In addition to okra, onions, garlic, celery, and bell peppers are classic Gumbo ingredients. They’ll add more flavor to the soup if you saute them in olive oil before adding them to the broth. Thyme is a classic herb used in Gumbo (thyme and sassafras root are the ingredients in Gumbo file, a powdered seasoning and thickening agent used in some versions of Gumbo), and we typically add oregano and marjoram, also, because we have patches of all of them growing in our greenhouse. Chop the oregano and marjoram and add them to the onions and peppers when you saute them. The easiest way to use fresh thyme, rather than picking all of those tiny leaves off of the stems, is to just tie a bunch of stems together with thread into a bundle and throw the whole thing into the pot. As the soup cooks, the leaves will come off the stems and become disseminated throughout the pot.
As I mentioned above, this is not fancy purist Gumbo–this version is a hardy, catch-all stew–a true peasant food. Since moving to our farm where we have a large garden, Jeanette and I now just pull out packs of vacuum-sealed frozen vegetables when making soups and stews–for this batch of Gumbo we used green beans, fava beans, corn, chopped yellow squash, chopped zucchini, tomatoes, and fire-roasted hot peppers. The frozen tomatoes are easy to use in recipes: while still frozen, dip them for a few seconds in a bowl of hot water, which will cause the skins to split and loosen. Remove the skins, coarsely chop the tomatoes, and throw them into your dish before they thaw and become messy. But before we had a large garden, a quick and easy shortcut we used when making Gumbo was to just add a bag of frozen mixed vegetables (in addition to the okra), and use canned diced tomatoes.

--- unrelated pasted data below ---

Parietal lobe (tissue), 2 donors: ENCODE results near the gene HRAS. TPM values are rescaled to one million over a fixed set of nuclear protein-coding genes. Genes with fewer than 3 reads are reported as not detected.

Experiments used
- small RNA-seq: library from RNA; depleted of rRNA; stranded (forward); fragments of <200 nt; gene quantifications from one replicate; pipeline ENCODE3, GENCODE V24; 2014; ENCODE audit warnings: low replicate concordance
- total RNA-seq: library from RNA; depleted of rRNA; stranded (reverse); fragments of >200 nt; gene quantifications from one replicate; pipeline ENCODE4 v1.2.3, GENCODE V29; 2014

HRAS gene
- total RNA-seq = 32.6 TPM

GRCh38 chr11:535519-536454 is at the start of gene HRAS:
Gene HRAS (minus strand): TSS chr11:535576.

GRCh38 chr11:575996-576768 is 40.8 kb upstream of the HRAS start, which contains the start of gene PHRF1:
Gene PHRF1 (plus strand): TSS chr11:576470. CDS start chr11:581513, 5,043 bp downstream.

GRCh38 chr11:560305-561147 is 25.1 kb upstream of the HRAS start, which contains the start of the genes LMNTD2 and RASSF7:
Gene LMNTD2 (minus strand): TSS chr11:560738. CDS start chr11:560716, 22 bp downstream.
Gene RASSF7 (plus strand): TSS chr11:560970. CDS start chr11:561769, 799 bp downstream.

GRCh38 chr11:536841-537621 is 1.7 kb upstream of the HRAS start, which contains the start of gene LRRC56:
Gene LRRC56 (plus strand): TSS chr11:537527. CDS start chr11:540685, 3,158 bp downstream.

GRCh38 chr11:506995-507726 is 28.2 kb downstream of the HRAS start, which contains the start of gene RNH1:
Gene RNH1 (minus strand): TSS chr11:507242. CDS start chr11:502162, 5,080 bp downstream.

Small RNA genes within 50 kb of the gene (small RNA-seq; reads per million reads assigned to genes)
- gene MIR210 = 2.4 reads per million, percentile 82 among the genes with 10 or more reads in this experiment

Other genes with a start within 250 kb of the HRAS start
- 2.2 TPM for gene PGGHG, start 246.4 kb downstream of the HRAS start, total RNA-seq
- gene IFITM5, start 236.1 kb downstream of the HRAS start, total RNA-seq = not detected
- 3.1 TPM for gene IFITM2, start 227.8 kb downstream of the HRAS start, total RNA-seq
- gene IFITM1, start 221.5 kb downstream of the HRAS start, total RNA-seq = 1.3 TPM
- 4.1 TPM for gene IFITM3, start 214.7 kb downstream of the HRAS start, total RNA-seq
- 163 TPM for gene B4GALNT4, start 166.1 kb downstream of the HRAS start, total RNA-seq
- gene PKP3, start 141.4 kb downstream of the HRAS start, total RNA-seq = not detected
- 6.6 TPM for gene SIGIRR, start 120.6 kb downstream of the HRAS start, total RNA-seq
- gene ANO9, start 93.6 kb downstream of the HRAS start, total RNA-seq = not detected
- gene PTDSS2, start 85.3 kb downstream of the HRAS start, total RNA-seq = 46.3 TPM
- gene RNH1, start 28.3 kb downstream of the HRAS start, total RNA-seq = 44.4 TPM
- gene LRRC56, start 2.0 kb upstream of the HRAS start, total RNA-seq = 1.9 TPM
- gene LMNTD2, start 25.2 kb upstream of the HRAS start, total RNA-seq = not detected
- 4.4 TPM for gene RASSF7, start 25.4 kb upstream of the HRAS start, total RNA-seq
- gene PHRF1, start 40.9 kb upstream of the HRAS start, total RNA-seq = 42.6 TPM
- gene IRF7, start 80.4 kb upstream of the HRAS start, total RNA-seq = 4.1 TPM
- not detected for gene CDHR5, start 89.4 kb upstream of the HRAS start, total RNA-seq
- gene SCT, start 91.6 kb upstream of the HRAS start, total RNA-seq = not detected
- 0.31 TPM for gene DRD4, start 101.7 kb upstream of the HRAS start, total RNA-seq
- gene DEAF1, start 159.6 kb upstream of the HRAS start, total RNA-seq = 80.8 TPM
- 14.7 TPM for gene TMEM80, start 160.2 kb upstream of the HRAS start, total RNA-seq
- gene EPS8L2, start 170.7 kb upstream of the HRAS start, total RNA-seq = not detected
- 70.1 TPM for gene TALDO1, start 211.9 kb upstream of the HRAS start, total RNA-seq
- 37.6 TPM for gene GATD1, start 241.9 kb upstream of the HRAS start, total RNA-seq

Gumbo is an easy soup to customize by varying the meat you use. In addition to the turkey, we like to add some pieces of spicy sausage–in this case some smoked Polish beef sausage made by Knee Deep Farm, a grass-fed beef ranch near Eugene. If you do use sausage, add it to the broth at the same time you add the vegetables.
At this point, most of the work is done. Simmer the soup for at least an hour to cook all of the vegetables, but it’s a very forgiving dish, so you can easily let it simmer longer–doing so will just give you a thicker soup, and will blend the flavors more. Periodically taste the broth and add sea salt as needed, and adding some white wine will also add flavor to the finished broth. About twenty minutes before you plan to serve your meal, add the pieces of reserved turkey meat back into the soup. If you plan to add rice, a traditional Gumbo ingredient, be sure it’s cooked by now. This version of Gumbo is hearty enough that you don’t really need rice, but we often serve ours over a hearty rice-like grain such as faro or spelt.
We like a Gumbo that includes seafood, so we usually also add a handful of shrimp at this point–when we add the turkey meat–and if we have them, we gently simmer some shucked oysters in a saucepan in white wine and a dash of Worcestershire until their edges just begin to curl.
Your finished product should be a large pot of rich, hearty stew:
To serve, put a few spoonfuls of your cooked rice or other grains (if you’re using them) in the bottom of each bowl. If you’re adding oysters, put a few in each bowl, then ladle the hot soup on top. A salad on the side, and some bread–preferably fresh baguette–to sop up the dregs of soup once you’ve emptied your bowl, and you’re ready for a delicious, hearty meal. If you enjoy spicy heat in soups and stews, Tabasco Sauce complements this Gumbo very well.